Irish Wolfhounds are supposed to be robust and sturdy. However, this is not always the case. In fact, during their first year of life, these hounds are rather fragile and delicate. Like in any other breed, there are health issues across the lifespan which require thoughtful diagnosis and careful treatment, and, especially during the rapid growth phases, need regular monitoring. The difference is the cost associated with treating Irish Wolfhounds. Giant dogs = exorbitant expenses! Given the explosion of cost associated with veterinary care, potential owners of an Irish Wolfhound need to be very clear about what it means to financially care for one. Chances are you will, at one point, face a life or death decision, and no wolfhound should be euthanized just because there is no money to treat whatever the ailment may be. In addition, not every veterinarian is familiar with the breed. Many have never seen a single one in their practice. This makes finding the right veterinary hospital where the breed is understood extremely important.

Health issues can start in puppyhood, especially those pertaining to growth disorders commonly found in youngsters of large and giant breeds. These include panosteitis (pano), hypertrophic osteodystrophy (HOD), and osteochondritis dissecans (OCD), the latter being commonly found in the shoulder. While many youngsters tend to outgrow mild cases of these disorders, more severe cases often require ongoing veterinary care and, in some instances, even surgery followed by intense rehabilitation. Just because your hound experiences growth related challenges, it does not mean you did something wrong. Nor is it an indication you purchased a puppy from a bad breeder. Growing out a wolfhound depends on many different factors, and a year full of growth is plenty of time for something to go wrong with bones, joints, tendons and ligaments.  Elbow and hip dysplasia are most often found in adult hounds. While the incidence of these two problems is very low, they do occur. If they do, they need careful management to prevent pain and suffering.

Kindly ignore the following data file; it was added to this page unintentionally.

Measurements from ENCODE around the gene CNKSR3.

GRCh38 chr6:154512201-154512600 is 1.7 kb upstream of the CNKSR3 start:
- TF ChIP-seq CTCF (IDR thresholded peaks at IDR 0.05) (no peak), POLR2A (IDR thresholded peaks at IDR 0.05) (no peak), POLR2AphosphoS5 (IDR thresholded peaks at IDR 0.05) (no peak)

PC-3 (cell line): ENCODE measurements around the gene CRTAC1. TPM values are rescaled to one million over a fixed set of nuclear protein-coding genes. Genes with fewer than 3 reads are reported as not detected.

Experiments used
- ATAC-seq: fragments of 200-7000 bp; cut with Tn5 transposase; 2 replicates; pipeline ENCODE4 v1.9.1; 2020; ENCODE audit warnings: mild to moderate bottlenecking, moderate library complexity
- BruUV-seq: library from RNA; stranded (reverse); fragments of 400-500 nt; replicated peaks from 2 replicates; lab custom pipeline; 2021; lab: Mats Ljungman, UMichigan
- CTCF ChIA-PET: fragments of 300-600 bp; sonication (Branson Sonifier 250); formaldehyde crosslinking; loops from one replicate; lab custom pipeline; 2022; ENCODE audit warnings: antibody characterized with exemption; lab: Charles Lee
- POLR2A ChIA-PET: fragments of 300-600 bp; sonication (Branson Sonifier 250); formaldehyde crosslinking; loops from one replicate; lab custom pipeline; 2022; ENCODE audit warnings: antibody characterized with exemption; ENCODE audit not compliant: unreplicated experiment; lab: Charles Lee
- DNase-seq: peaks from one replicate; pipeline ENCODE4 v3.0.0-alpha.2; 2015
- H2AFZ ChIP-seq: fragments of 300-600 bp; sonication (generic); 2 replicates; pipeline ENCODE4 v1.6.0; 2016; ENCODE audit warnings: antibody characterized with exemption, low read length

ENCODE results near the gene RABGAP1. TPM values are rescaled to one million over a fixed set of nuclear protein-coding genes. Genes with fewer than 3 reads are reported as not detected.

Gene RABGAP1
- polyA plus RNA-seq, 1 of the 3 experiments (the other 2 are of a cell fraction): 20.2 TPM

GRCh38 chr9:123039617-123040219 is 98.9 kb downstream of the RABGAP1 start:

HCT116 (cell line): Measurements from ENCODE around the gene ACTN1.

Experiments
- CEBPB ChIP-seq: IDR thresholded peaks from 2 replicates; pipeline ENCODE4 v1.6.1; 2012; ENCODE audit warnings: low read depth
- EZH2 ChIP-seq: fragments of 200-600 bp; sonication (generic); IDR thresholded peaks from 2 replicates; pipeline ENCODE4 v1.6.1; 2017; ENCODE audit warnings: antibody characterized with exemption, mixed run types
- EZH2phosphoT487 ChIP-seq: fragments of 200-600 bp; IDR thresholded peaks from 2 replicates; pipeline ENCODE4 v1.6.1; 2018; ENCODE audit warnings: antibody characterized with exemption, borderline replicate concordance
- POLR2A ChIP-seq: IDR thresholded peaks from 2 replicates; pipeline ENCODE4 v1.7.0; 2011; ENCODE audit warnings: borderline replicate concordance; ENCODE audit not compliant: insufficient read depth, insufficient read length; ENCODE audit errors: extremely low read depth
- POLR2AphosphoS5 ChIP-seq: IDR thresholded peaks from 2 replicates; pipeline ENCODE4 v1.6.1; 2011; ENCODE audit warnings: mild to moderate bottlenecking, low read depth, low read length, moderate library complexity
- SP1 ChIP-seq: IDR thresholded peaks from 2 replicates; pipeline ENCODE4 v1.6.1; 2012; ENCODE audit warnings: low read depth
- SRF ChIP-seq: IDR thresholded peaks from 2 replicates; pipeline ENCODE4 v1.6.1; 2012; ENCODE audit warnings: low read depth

Adult Irish Wolfhounds are also prone to several cardiac issues, especially atrial fibrillation (A-Fib) and Dilated Cardiomyopathy (DCM). Heart problems are not always a death sentence as they can be treated quite well, also for longer periods of time. Treatment for cancer, the number one cause of death in the breed, especially bone cancer, is unfortunately not always an option. Gastric dilatation-volvulus (GDV or “bloat” or “torsion”) is always an emergency and can, if not treated immediately, lead to death. A surgical procedure called gastropexy, meaning “tacking” the stomach to the body wall, can prevent this emergency and is oftentimes a good option to add when the hound is spayed or neutered.

Pneumonia is another serious problem in the breed which can lead to death if not recognized and treated immediately. Unfortunately, this condition may not present itself like it does in other breeds, making it oftentimes difficult to recognize.

We strongly recommend that potential owners familiarize themselves with breed specific health issues, build an emergency kit to be able to buy themselves some time if a life threatening situation arises, and save up some money. Alternatively, a health insurance offers some peace of mind, especially when purchased right after the new puppy moved in. At this time, the puppy is determined free from pre-existing conditions. Several of our puppy buyers opted for an insurance, and in some cases, it has already paid off: for emergency surgery for swallowing a foreign object, severe diarrhea w/ dehydration, cutting the pad in the foot, and chiropractic care.

For more information on Irish Wolfhound health, please check out the following links (also available via the Links-section on this website):

Irish Wolfhound Club of America (and connection w/ Irish Wolfhound Foundation, the place for all things research):

Irish Wolfhound Health Club UK:


Juvenile Orthopedic Disease in Dogs & Cats, Part 1: Musculoskeletal Development and Pediatric Bone Diseases

Juvenile Orthopedic Disease in Dogs and Cats, Part 2: Congenital and Neonatal Orthopedic Diseases